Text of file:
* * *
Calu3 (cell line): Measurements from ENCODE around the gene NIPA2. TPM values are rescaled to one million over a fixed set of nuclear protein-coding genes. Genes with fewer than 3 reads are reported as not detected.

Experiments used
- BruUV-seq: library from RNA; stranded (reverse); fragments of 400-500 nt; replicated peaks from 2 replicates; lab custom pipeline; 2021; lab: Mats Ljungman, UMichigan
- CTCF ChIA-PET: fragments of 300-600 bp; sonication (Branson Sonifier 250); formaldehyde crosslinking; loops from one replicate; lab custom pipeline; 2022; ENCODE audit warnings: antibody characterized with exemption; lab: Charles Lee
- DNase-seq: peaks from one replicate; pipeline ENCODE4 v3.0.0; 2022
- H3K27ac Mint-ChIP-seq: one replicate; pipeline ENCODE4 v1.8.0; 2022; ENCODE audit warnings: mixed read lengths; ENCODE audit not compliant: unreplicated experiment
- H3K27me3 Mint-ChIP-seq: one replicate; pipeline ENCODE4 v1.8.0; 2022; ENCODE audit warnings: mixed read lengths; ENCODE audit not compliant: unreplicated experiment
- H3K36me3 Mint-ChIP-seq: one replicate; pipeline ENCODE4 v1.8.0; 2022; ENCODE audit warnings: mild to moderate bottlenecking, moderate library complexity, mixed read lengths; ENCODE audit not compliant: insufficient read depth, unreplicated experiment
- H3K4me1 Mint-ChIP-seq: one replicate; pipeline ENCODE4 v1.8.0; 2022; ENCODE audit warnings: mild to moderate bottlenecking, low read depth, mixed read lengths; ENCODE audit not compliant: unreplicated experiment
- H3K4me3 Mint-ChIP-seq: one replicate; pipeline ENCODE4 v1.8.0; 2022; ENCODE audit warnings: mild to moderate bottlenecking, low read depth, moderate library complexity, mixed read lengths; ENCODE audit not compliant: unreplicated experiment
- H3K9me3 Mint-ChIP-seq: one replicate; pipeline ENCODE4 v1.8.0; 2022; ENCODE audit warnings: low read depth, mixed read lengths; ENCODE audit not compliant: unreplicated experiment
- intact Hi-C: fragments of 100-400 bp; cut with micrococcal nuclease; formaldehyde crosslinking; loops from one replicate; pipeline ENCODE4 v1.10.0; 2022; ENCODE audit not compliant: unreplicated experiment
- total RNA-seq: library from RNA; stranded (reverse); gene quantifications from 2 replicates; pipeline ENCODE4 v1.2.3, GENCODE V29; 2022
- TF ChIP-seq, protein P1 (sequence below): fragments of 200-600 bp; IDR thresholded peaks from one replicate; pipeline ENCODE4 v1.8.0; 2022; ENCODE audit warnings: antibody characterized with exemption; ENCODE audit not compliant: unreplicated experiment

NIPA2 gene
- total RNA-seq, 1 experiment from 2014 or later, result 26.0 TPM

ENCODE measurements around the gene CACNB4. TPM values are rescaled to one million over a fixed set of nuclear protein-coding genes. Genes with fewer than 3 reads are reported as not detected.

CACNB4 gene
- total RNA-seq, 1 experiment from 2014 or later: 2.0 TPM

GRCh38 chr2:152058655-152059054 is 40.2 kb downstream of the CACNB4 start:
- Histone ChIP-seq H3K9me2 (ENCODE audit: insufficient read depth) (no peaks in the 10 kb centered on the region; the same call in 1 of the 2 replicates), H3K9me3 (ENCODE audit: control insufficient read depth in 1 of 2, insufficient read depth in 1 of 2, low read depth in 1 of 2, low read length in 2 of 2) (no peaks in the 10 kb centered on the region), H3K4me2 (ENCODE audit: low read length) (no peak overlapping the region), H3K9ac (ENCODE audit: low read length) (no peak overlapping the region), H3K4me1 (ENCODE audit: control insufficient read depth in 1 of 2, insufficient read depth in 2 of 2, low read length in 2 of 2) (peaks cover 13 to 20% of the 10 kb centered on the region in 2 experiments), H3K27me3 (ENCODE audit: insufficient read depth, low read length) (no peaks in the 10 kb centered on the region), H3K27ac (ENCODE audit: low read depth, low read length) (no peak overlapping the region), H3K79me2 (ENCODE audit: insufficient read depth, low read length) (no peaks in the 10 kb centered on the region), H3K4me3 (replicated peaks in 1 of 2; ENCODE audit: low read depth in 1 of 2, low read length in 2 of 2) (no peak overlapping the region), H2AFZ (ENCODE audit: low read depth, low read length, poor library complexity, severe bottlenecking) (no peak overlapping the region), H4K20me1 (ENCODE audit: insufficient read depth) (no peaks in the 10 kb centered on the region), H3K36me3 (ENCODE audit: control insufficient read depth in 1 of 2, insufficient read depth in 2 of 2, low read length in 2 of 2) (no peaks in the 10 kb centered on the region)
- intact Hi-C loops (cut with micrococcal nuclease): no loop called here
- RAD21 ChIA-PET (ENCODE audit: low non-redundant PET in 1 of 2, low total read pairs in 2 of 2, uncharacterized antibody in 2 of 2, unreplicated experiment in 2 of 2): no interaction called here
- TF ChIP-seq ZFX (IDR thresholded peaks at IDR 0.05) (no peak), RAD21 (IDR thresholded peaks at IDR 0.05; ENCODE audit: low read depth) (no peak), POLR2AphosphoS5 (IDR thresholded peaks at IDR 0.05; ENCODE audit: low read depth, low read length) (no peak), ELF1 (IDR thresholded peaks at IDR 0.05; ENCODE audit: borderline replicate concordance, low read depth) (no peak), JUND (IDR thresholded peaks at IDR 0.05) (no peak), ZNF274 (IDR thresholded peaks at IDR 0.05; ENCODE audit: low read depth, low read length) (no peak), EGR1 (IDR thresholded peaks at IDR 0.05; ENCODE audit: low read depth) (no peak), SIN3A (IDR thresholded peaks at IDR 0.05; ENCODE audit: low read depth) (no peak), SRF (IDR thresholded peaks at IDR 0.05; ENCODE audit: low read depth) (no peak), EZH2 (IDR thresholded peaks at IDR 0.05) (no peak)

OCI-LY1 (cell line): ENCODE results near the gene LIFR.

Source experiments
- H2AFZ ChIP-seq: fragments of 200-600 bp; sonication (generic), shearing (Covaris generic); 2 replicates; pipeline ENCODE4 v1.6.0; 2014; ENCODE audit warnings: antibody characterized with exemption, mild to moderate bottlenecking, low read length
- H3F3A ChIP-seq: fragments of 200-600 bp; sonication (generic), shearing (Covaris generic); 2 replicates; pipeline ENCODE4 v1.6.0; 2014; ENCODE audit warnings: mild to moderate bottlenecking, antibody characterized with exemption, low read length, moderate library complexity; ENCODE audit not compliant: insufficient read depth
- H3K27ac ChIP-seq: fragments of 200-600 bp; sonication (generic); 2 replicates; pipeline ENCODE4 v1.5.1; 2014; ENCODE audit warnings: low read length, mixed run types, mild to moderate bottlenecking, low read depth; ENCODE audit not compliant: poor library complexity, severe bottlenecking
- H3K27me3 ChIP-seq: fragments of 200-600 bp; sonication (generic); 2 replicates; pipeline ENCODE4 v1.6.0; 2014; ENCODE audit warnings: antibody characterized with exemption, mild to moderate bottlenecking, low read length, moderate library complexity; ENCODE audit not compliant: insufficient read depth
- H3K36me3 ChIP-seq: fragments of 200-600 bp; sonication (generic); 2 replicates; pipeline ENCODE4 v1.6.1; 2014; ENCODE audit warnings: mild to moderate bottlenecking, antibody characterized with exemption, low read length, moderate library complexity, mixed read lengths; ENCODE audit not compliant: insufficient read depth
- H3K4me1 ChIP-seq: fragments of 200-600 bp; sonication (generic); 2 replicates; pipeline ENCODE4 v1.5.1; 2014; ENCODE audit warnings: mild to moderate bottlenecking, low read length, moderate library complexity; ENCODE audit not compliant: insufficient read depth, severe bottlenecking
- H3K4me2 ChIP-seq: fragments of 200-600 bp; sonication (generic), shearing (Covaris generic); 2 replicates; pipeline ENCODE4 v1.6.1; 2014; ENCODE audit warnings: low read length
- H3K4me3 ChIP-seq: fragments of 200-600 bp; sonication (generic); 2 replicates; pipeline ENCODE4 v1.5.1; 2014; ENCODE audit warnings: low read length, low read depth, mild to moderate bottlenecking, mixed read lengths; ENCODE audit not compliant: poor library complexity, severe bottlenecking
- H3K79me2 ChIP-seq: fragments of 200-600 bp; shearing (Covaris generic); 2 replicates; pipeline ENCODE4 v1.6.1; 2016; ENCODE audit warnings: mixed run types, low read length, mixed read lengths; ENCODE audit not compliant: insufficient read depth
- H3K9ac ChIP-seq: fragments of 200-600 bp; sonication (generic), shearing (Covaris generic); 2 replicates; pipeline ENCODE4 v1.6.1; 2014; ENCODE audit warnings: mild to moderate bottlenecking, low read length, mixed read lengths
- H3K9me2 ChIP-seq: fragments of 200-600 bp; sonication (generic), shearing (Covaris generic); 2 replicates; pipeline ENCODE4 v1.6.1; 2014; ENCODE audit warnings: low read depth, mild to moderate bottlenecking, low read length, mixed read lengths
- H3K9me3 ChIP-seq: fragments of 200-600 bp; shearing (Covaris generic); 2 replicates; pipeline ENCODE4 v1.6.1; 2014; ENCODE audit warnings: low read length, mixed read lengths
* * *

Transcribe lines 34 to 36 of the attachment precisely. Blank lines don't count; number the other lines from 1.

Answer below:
- H3K4me3 ChIP-seq: fragments of 200-600 bp; sonication (generic); 2 replicates; pipeline ENCODE4 v1.5.1; 2014; ENCODE audit warnings: low read length, low read depth, mild to moderate bottlenecking, mixed read lengths; ENCODE audit not compliant: poor library complexity, severe bottlenecking
- H3K79me2 ChIP-seq: fragments of 200-600 bp; shearing (Covaris generic); 2 replicates; pipeline ENCODE4 v1.6.1; 2016; ENCODE audit warnings: mixed run types, low read length, mixed read lengths; ENCODE audit not compliant: insufficient read depth
- H3K9ac ChIP-seq: fragments of 200-600 bp; sonication (generic), shearing (Covaris generic); 2 replicates; pipeline ENCODE4 v1.6.1; 2014; ENCODE audit warnings: mild to moderate bottlenecking, low read length, mixed read lengths